Grieving Family Told Pay Bedroom Tax Or Face Eviction After Death Of Son,11

14/08/2014 16:57 | Updated 20 May 2015

Bedroom tax

A grieving family has been told they will have to pay bedroom tax or move home - as their son's death means they now have a 'spare' bedroom.

In December 2012, Dawn and Adam Chapman's son Caleb died aged 11 after being hit by a car while catching the school bus.

Shortly after the first anniversary of his death, Caleb's family received a letter telling them to move house or face an 'Under Occupation Penalty.' The letter threatened court action should £600 in rent arrears not be paid.

The Chapmans live in a three-bedroom house with their five-year-old son Ashton and two-year-old daughter Eva - so all their bedrooms are occupied. However, welfare reforms have meant that children under the age of 10 are expected to share a room.

"It's not as if the room is not being used anymore, Caleb was sharing with his younger brother," Dawn explained to "I'm like a nervous wreck all the time. We are in turmoil, we have enough going on as it is. I'm anxious all the time. I don't know if people will start banging on my door. We are just having to get on our feet after paying for the funeral, it is money we don't have."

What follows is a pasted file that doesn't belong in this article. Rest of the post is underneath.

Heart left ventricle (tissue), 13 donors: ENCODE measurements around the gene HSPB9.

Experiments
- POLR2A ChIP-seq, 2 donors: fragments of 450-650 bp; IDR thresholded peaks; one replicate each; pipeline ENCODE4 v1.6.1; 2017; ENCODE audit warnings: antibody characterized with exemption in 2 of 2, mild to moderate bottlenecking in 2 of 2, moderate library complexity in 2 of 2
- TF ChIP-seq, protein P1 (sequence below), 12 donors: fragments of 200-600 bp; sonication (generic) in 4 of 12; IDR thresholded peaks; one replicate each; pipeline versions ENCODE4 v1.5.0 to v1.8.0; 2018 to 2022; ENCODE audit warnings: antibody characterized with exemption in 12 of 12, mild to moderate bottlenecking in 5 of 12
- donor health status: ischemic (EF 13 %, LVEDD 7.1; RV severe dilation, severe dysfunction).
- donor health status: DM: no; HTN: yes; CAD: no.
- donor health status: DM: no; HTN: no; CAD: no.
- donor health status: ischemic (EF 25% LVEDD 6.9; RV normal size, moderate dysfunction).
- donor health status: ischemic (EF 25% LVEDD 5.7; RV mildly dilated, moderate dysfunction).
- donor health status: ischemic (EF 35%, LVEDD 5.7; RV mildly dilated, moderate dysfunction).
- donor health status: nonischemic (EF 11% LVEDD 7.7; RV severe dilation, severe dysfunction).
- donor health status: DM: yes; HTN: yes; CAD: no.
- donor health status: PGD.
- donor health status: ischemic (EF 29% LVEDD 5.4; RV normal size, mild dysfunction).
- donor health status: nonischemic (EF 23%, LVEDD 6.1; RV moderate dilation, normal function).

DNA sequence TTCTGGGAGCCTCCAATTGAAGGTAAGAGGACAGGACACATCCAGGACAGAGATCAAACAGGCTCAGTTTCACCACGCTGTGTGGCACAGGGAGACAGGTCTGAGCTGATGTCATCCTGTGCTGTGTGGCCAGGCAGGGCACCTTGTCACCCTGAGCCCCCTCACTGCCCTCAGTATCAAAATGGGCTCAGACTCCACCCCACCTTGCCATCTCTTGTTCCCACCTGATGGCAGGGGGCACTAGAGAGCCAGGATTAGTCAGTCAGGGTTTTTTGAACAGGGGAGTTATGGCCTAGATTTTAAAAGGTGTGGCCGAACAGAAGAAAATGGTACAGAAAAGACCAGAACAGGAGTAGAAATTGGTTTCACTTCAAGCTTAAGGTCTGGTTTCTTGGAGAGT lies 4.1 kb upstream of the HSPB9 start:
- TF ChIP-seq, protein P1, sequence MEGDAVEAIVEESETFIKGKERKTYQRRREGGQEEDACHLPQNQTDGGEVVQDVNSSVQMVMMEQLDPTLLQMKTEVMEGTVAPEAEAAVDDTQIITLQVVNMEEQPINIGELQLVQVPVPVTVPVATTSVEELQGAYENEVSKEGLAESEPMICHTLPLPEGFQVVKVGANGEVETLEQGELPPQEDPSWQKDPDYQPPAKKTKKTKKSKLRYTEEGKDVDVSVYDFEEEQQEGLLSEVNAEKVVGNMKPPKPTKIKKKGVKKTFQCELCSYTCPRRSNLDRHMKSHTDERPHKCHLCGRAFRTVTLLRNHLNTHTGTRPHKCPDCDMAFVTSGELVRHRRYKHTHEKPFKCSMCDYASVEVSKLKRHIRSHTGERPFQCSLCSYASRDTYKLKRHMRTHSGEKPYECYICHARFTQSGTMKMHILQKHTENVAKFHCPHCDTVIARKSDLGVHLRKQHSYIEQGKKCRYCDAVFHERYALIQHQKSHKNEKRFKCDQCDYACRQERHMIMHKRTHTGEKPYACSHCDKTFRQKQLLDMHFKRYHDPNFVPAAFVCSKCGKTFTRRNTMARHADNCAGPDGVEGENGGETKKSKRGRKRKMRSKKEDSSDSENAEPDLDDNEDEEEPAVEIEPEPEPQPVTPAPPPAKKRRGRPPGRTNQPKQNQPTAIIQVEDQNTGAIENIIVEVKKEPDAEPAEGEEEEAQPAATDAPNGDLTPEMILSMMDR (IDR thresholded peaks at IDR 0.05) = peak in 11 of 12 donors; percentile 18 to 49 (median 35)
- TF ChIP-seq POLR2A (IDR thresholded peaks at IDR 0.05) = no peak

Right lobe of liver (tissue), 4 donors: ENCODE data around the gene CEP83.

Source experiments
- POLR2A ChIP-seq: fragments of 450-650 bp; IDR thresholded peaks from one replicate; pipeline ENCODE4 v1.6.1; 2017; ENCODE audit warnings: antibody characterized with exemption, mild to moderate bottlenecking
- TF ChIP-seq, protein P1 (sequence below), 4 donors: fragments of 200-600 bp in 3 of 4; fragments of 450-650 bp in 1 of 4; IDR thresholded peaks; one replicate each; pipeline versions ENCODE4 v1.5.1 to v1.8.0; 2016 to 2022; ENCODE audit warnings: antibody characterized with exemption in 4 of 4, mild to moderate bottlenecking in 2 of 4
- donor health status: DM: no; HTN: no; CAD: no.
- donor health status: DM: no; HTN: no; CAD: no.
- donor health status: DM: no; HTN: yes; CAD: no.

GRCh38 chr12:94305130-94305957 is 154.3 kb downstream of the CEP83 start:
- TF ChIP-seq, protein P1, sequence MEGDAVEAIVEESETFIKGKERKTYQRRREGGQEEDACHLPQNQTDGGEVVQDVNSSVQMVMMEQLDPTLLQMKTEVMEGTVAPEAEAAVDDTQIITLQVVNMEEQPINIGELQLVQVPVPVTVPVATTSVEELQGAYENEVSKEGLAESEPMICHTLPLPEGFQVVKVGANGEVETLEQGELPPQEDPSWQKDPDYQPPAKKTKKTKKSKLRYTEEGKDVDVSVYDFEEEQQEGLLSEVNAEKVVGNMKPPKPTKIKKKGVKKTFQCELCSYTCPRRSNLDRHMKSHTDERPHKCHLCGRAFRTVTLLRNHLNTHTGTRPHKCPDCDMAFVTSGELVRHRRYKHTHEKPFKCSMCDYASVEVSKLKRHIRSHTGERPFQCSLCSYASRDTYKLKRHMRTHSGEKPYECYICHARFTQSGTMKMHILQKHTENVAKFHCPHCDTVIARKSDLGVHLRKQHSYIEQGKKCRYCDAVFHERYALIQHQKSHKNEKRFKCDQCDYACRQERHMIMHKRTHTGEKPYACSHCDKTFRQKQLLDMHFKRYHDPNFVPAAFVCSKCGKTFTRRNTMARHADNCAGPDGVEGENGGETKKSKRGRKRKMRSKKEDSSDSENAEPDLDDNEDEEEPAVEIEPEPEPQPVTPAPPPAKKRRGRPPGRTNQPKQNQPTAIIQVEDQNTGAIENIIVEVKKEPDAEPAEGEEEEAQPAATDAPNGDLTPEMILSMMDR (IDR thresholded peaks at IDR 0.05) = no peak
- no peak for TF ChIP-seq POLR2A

The house in Hayle, Cornwall, has been in Dawn's family since it was built in the sixties, having first been lived in by her nan.

If they were to downsize, the family would face further upheaval when Ashton turns 10, as the current rules mean the children will then require their own rooms. Dawn said: "We've been through so much - the children too - and to uproot and then to have to move again in five years time... the children have been through enough. We all have."

Devon and Cornwall Housing said the family's housing benefit had been reduced by almost £13 a week but said they could not comment on the extra bill because of confidentiality.

"We understand Mrs Chapman's concerns and are committed to assisting all of our residents who are affected by implementation of the government's welfare reforms," a spokesman said.

More on Parentdish

Suggest a correction